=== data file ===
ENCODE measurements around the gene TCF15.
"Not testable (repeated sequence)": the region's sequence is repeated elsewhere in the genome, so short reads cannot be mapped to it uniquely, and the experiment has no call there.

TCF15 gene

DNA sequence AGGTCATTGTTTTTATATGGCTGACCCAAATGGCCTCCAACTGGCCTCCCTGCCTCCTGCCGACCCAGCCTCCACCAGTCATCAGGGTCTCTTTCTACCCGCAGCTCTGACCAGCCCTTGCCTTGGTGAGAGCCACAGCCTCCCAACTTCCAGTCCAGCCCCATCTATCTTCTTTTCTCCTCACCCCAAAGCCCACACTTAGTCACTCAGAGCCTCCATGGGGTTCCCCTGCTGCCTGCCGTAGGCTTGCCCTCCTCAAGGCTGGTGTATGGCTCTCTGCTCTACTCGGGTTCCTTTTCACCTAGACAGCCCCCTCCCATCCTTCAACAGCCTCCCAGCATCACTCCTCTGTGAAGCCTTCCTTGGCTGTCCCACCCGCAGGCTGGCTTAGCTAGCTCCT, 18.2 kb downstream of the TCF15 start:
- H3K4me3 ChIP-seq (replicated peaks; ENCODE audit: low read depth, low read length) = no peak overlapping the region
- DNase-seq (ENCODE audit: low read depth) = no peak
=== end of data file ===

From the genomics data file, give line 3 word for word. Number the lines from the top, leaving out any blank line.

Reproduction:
TCF15 gene